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West Coast Main Line

Volume 821: debated on Wednesday 27 April 2022


Asked by

To ask Her Majesty’s Government what plans they have, if any, to replace Avanti Trains as the principal operator on the West Coast Main Line.

My Lords, the department is currently in discussions with Avanti West Coast, as per the prior information notice first issued in October 2020, about a subsequent direct award. A decision will be made later in the year.

My Lords, I thank the Minister for that not-too-helpful response. Does she regret the replacement of Virgin Trains by this particular organisation? Does she agree with me that the problem of national rail contracts is that, under the present system, they are, in effect, cost-plus contracts? There is no incentive on train operating companies either to run trains or to provide a decent service, something this particular company has taken advantage of. Will she send Avanti a short message—how about, “Arrivederci”?

I am grateful to the noble Lord for that. I also am aware that he has written to Avanti West Coast citing his concerns. It has no record of any correspondence from him; however, the managing director is very happy to speak to the noble Lord—perhaps he can say that Italian word at that meeting. It is the case that both for the ERMAs and the national rail contracts, there are very firm incentivisation elements. For example, Avanti earns a fee based on performance and, for the six months to March 2021, it was judged as getting a score of one for customer experience—that is the lowest, not the highest. Therefore, because it got the lowest, it got no fee for that element. So there is incentivisation, and we hope to make it better because we want to see excellent customer service across our railways.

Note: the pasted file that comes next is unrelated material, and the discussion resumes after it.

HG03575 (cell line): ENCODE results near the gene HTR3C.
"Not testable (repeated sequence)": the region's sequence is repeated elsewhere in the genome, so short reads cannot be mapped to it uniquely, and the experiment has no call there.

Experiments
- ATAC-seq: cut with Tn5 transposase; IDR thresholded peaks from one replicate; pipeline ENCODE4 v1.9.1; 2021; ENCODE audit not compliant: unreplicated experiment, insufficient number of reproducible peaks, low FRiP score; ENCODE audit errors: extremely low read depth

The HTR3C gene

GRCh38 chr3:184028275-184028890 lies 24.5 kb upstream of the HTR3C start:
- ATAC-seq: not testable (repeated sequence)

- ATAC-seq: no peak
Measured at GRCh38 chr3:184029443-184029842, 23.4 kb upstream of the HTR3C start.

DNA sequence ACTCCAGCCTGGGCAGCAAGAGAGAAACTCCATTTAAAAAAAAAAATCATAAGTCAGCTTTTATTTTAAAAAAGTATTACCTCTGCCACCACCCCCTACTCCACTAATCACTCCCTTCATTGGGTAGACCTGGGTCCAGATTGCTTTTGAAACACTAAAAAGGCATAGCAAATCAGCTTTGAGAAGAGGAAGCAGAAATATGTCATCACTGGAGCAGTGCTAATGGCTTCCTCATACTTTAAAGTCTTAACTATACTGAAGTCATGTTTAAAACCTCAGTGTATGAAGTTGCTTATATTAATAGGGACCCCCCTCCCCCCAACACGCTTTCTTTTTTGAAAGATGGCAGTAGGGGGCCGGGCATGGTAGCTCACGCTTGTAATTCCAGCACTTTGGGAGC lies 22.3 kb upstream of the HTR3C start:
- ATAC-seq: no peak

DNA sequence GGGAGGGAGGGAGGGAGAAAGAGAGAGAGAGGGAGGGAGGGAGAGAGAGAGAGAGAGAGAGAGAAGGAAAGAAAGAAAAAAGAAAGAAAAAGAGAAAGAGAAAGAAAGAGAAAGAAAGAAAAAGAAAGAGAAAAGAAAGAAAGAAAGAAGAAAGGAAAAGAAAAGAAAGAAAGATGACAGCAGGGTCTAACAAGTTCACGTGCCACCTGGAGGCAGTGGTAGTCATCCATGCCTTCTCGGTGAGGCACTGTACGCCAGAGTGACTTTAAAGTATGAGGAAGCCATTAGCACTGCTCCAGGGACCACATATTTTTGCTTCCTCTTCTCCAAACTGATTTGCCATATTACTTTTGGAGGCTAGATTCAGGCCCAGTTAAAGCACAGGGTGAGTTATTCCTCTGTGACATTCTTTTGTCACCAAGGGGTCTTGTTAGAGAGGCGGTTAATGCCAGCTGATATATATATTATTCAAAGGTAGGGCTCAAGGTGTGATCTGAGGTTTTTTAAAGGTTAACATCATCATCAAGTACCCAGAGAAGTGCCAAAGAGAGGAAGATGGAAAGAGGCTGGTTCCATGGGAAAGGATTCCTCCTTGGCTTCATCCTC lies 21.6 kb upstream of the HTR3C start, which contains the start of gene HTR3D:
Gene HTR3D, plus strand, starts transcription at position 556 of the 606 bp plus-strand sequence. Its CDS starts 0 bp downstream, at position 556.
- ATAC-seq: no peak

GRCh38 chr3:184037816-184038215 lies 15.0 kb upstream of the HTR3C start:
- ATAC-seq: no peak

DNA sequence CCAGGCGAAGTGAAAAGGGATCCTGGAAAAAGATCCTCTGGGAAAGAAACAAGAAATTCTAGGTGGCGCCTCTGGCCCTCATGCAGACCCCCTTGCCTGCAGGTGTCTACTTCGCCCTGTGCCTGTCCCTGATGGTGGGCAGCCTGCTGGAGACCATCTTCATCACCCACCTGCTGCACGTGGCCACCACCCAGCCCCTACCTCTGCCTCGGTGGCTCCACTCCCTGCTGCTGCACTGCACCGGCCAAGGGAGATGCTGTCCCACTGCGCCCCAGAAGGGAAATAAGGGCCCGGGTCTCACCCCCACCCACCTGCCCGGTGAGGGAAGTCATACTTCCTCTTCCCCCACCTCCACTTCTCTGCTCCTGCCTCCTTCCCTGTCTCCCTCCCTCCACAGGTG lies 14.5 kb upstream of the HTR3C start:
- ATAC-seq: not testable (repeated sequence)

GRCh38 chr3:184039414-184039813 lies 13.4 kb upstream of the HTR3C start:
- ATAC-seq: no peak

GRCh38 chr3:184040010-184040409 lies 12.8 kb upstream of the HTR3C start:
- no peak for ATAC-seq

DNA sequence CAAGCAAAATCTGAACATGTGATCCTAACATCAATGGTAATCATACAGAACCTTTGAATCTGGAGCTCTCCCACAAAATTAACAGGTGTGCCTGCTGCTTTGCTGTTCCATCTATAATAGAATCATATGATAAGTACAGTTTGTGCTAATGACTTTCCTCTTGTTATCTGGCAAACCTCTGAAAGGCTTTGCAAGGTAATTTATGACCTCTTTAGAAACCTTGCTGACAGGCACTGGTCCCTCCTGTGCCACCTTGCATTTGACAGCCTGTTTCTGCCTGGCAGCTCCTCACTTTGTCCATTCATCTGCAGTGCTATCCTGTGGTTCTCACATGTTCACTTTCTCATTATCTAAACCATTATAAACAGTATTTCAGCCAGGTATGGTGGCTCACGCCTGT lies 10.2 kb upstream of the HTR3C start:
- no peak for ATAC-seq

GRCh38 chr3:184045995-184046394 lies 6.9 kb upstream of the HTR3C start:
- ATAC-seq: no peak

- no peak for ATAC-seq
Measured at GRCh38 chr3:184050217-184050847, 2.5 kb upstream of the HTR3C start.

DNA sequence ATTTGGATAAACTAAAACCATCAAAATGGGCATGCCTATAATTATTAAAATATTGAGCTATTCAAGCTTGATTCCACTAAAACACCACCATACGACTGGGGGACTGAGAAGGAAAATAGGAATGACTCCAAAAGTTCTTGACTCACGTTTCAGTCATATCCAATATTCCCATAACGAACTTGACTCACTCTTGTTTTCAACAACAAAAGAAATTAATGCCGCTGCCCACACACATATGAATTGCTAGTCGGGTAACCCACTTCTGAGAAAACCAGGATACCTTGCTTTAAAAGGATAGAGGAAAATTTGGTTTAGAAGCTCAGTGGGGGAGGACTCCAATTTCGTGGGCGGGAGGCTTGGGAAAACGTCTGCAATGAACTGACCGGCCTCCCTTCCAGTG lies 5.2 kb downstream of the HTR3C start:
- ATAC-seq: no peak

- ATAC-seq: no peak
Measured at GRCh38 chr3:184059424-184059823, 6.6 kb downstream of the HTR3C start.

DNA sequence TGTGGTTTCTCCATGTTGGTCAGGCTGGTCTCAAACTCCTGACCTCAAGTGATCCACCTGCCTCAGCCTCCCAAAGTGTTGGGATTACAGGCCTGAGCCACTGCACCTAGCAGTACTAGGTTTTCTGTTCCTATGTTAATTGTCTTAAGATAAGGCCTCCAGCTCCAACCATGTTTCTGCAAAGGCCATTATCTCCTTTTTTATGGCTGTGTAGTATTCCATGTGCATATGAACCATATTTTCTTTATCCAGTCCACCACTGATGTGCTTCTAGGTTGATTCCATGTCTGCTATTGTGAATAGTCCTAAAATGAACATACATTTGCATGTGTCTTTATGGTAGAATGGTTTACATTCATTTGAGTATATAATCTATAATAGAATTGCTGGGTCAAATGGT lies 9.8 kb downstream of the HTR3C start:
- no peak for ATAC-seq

My Lords, I shall ask the Minister a straight question. If she came to this Chamber 17 minutes late to answer these questions, how does she think the House would feel? If she was summoned again at 9 pm with a Statement from the other place and she was 38 minutes late, does she think that we would be impressed with that performance? Those were the train delays on my journey from Stockport to London on the Thursday before we broke for Easter. That is by no means a one-off—the timetable is fantasy island. The morale of staff is at an all-time low. Until last week, they were wearing Virgin uniforms—three years on—with the badge cut off. The morale of staff is down, the service to customers is poor and I see no reason for carrying on with this franchise.

My Lords, had I turned up late to the Dispatch Box, obviously I might have had to resign—but not today. It should be remembered that we understand that there have been various issues relating to services. We work extremely closely with all the train operating companies, as the customers come back to the railways, to make sure that they run on time. There has been an issue around cancellations regarding staff-related absence, but we are working through that and things are improving. Of course, part of having these contracts in place means that we will be able to get better service for customers.

My Lords, I have heard the same stories as my noble friend about the pretty appalling customer service from Avanti, and I reflect on the fact that the present structure seems to require the Treasury to micromanage everything—even if Network Rail wants to paint the railings on a station, it has to get Treasury approval. This is probably not a very efficient way of working. Can the Minister assure the House that, when we hear details of the Great British Railways, which is going to save us all from appalling services, that will be taken into account and somehow there will be some delegation and authority for the railways to run on their own with incentives and not too much bureaucracy?

I absolutely agree with what the noble Lord has just said. Of course, the Great British Railways transition team is already focused on delivering improved services for customers and driving revenue recovery. At the moment we know that passenger demand is about two-thirds of what it was pre-pandemic. It is looking very closely at boosting strategic freight again which is really important and developing this whole 30-year vision for how we want our railways to operate in the longer term.